Warning: naughty language ahead!
“Stay married until you die,” the message from my friend read.
Unlike me, married for 23 years, she’s navigating the dating world. She often shares with me what it’s like, and I, so far removed from this world, can’t pick my jaw up off the floor as I listen to the gameplay people put themselves through in the hopes of finding love.
“Trust me, I plan to!” I responded to my friend.
Though, this wasn’t always the case. There are two specific periods of time in my marriage where we seriously considered divorce. One happened at the seven-year mark, the other at the nine-year mark.
Not because we didn’t love each other anymore, or because of any cheating or abuse, but because over time, marriage gets increasingly tangled and messy.
Sometimes, it seems as if the easiest thing to do might be to walk away.
I used to never read the dating and sex articles on Elephant Journal, but as my grown daughters have moved into this world, and because my friend has opened my eyes to it, I’m curious about what’s changed since I was dating in the 90s. A lot, actually. I don’t recall so many rules and expectations, especially for women: let him lead, don’t text first, don’t express strong opinions.
When my husband and I were dating, we didn’t know of any rules, let alone try to follow any. For one of our first dates, I challenged him to a road race and beat him; I’m pretty sure these dating rules would’ve suggested I hang back and let him win.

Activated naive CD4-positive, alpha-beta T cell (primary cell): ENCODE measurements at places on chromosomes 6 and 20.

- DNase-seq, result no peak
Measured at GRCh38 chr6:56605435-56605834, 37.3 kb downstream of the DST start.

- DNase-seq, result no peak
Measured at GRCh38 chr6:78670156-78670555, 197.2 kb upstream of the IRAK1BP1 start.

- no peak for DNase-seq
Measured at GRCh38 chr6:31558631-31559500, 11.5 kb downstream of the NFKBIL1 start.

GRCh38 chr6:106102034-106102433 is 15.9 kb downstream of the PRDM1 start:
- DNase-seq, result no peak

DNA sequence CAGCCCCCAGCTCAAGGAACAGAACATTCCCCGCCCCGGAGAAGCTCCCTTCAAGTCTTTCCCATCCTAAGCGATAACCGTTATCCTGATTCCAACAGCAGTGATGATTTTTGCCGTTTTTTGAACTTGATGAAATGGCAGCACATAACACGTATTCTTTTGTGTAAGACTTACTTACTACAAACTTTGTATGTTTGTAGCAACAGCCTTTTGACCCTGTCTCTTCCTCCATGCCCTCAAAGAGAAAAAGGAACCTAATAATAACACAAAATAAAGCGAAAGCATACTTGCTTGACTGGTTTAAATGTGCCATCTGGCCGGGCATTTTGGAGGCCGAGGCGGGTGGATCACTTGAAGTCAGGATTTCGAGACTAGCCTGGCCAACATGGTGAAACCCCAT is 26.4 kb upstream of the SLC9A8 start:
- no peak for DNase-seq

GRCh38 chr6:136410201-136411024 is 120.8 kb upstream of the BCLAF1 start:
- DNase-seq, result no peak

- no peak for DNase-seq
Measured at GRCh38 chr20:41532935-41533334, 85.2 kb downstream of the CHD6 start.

Another time, I changed all the programmed radio stations in his car to ones of my liking; I wanted to see how he’d react to his buttons literally getting pushed. I’m guessing a test of character like this is nowhere to be found in the dating rules of today.
Back then, we women were finding our voices and asking guys out. I personally loved planning a date and taking care of all the details, including the bill, as much as I enjoyed being surprised by a date’s plans.
So, I’m shocked by advice today that seems right out of the 1950s. Advice like this would’ve never landed on me. Nor will it land on my daughters, who are both powerful, forthright, and natural leaders.
A lot of dating advice seems centered around maximizing sexual compatibility, not around how to build anticipation for a lasting relationship.
For example, on Cosmopolitan’s website one of their bullet points is:
“Sex & Relationships: Actually useful and super modern advice about how to have the sex — and relationship — you want.”
They put “and relationship” between em dashes, like an afterthought. Great sex might lend itself to a great relationship in movies and magazines, but I promise you it is exactly the opposite in real life.
I wish I could say that the answer to staying married is about mutual masturbation, or that great sex would ever be enough to make up for disconnection in any other area. I wish I could tell you that when things get hard, a good romp is what brings two people back together who are living separate lives, or whose communication has grown stale, or between partners who no longer have anything in common.
If only a mind-blowing orgasm would’ve been what I needed after my husband had been traveling for work from Monday through Friday and I’d been home alone with two spirited young daughters with no outside help at all. If only the answer for how to solve the challenge we faced when one of us left religion and the other still found comfort in it came when we did.